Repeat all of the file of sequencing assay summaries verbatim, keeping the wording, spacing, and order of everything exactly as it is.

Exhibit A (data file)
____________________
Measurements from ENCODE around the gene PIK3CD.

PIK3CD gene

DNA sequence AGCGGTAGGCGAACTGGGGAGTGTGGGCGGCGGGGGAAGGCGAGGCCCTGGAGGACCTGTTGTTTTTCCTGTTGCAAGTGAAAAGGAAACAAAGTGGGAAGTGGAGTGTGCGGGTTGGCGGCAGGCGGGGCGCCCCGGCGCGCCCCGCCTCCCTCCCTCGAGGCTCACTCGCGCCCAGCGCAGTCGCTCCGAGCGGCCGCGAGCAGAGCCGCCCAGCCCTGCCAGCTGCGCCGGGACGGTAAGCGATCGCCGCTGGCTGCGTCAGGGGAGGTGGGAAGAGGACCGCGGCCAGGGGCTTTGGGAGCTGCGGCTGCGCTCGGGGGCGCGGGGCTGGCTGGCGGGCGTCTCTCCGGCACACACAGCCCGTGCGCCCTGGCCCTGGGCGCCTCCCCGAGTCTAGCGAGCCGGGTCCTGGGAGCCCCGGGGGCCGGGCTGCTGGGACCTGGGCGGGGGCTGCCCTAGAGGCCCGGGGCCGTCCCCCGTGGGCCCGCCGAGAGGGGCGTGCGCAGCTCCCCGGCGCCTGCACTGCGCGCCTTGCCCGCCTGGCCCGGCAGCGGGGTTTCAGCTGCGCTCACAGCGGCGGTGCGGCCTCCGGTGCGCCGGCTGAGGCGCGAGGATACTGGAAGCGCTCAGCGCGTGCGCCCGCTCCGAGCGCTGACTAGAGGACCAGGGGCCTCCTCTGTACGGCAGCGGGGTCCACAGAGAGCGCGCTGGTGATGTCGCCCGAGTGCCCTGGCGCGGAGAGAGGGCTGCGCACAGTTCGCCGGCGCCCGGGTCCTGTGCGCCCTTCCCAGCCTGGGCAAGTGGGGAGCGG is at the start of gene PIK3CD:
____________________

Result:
Measurements from ENCODE around the gene PIK3CD.

PIK3CD gene

DNA sequence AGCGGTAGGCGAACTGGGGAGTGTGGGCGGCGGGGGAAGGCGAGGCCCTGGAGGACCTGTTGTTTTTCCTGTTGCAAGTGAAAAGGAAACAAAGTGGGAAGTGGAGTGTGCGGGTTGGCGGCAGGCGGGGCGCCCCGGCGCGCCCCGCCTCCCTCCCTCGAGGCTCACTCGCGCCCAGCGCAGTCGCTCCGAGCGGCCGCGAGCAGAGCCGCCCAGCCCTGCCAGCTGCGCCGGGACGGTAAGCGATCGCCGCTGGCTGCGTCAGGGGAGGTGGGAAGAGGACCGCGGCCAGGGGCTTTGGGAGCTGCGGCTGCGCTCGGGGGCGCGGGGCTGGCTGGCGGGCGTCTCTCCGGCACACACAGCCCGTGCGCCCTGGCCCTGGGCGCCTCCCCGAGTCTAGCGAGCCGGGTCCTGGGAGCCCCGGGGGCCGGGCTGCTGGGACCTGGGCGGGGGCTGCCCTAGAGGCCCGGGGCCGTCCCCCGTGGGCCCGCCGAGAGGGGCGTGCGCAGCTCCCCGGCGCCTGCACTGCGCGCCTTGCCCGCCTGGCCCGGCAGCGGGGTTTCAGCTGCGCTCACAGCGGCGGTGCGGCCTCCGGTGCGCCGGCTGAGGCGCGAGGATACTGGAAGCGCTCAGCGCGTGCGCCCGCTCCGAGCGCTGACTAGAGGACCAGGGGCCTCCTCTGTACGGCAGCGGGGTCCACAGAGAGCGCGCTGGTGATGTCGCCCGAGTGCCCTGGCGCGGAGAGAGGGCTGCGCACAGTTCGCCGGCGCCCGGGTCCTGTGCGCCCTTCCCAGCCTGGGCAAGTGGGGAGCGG is at the start of gene PIK3CD: